Yesterday, America celebrated Labor Day as a National Holiday for the 127th time. The very first Labor Day was celebrated in New York City on Tuesday, September 5, 1882. The first Labor Day was an outgrowth of the burgeoning union movement in America. New York’s first Labor Day celebration consisted of about 10,000 workers, who took unpaid leave and who marched to where else but Union Square?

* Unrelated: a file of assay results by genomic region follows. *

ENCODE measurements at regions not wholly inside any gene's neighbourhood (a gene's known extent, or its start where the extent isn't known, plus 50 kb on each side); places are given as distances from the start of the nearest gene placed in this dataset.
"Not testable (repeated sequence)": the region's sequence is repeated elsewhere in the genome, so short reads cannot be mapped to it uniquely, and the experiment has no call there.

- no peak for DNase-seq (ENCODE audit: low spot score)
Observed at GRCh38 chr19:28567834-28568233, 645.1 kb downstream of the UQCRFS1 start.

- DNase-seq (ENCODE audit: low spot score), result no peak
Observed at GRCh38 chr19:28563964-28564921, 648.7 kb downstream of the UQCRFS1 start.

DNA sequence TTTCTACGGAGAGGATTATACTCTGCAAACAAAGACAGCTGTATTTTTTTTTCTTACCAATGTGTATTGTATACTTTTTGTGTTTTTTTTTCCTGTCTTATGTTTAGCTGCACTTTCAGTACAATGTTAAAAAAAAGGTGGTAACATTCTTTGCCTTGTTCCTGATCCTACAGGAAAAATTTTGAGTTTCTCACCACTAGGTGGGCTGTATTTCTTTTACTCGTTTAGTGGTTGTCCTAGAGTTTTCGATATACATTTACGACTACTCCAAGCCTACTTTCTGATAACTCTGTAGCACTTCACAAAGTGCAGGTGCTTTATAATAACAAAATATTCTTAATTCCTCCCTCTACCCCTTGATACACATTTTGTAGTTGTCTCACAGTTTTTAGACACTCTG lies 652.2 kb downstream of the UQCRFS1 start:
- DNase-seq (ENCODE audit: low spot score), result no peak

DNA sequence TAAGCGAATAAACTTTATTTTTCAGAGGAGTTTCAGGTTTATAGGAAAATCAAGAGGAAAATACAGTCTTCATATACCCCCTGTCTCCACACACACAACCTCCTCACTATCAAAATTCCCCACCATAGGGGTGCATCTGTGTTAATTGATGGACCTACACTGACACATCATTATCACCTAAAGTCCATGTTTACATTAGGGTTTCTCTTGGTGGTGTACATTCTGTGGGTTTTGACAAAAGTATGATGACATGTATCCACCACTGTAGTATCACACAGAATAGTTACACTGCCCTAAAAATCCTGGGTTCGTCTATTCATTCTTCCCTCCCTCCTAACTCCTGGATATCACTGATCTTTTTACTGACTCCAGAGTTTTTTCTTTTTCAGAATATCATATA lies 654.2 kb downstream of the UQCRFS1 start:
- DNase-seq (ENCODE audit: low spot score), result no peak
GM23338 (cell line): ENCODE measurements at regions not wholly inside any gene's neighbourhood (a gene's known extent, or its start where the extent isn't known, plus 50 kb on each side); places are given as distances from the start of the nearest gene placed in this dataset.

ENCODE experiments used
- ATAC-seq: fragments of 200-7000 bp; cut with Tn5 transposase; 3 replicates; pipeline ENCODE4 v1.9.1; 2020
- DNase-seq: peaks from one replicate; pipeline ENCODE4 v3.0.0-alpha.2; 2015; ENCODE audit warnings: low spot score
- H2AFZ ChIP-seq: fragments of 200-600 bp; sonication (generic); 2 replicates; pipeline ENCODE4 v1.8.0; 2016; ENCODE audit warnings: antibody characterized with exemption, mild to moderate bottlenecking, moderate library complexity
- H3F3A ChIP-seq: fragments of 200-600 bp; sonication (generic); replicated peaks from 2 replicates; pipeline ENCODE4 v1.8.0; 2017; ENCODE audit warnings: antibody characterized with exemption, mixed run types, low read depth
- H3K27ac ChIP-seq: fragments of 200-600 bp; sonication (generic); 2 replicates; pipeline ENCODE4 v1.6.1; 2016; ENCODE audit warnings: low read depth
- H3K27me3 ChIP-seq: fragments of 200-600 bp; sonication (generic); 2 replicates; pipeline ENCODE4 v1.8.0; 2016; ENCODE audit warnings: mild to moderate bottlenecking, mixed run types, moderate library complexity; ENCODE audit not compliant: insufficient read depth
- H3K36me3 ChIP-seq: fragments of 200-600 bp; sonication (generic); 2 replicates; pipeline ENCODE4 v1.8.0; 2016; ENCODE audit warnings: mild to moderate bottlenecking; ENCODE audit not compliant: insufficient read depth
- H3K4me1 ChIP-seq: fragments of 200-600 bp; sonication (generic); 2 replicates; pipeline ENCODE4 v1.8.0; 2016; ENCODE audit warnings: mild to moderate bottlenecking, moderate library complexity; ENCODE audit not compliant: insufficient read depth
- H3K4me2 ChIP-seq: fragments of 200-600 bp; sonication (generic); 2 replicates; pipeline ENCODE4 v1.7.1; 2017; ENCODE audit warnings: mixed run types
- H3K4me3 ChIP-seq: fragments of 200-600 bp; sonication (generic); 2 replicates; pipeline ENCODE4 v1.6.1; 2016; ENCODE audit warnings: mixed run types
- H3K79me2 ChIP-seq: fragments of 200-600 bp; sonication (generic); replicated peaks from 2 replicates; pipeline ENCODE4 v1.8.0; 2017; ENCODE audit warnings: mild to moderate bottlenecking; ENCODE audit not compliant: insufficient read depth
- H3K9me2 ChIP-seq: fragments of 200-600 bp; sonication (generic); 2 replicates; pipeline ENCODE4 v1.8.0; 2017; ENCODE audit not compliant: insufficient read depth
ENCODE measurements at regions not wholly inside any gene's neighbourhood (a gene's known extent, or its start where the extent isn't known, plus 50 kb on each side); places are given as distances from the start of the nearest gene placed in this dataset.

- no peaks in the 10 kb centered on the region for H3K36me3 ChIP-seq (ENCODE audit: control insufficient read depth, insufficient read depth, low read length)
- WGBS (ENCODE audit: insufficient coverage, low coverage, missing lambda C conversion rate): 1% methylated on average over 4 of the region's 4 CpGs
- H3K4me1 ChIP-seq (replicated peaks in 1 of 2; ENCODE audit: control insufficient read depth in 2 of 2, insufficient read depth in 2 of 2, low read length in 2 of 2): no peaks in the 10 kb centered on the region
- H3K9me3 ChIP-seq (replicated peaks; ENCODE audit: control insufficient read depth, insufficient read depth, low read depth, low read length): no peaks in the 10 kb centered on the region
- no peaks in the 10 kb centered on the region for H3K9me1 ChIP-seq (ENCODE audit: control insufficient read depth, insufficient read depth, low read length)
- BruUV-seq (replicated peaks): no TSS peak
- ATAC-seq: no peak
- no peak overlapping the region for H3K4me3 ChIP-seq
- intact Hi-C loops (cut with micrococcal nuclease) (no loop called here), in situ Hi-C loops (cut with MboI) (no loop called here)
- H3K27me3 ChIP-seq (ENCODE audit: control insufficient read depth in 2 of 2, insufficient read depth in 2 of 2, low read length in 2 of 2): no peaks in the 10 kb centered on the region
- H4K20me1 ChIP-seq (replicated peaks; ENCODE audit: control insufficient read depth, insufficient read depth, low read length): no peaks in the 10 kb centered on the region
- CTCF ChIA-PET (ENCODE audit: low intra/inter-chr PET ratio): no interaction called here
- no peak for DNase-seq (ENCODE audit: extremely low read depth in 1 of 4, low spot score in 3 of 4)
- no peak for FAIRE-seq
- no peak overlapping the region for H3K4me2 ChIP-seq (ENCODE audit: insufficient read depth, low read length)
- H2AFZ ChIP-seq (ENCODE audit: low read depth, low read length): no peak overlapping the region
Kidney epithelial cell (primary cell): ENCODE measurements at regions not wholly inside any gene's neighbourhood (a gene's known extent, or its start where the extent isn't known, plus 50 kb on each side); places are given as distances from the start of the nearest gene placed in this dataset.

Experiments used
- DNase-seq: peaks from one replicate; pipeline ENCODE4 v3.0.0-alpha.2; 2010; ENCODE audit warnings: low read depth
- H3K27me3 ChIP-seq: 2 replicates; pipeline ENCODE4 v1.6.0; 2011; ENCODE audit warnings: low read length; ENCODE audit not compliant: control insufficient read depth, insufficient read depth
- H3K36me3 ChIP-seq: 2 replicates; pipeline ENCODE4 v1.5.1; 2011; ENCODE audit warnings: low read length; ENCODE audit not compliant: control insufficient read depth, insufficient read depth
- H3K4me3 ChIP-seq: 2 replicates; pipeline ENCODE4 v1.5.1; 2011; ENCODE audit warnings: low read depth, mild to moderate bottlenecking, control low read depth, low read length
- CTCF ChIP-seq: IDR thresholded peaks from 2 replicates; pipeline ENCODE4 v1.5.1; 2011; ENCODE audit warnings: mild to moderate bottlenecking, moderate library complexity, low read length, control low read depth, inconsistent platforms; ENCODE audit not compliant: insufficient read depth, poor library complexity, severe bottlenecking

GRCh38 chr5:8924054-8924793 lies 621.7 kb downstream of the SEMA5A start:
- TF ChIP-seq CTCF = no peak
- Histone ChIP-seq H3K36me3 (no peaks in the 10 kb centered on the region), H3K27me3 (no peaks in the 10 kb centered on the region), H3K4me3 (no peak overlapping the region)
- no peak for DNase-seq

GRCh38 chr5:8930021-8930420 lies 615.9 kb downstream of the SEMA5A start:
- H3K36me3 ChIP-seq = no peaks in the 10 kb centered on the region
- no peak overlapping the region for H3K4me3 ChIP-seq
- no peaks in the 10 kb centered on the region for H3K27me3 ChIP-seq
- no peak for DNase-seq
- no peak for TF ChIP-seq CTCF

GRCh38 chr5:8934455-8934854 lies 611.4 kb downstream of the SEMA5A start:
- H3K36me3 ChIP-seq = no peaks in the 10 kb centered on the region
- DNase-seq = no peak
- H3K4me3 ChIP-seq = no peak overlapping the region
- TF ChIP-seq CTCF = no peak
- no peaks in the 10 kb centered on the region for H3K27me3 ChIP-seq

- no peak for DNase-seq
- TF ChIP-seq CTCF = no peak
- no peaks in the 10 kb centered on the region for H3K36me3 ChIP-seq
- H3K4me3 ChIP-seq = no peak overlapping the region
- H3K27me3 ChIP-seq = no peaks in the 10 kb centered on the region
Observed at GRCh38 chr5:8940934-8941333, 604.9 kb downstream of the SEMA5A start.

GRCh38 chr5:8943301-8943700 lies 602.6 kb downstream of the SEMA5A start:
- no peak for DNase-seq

President Grover Cleveland signed a bill into law on June 28, 1894, declaring Labor Day a national holiday. The passing of this law came at the same time that the bitter Pullman Strike was occurring in Chicago, which caused a major disruption to all railroad traffic in the Midwest. In response, President Cleveland, a Democrat, called out federal troops to help put down the strike. Some historians contend that President Cleveland advocated for a Labor Day holiday because he was afraid of losing the support of working-class voters. In the late 19th century, Labor Day celebrations focused on parades in major industrialized cities. Today, the holiday is a celebration that honors organized labor in different ways. To many, of course, Labor Day is also seen as the end of the summer season.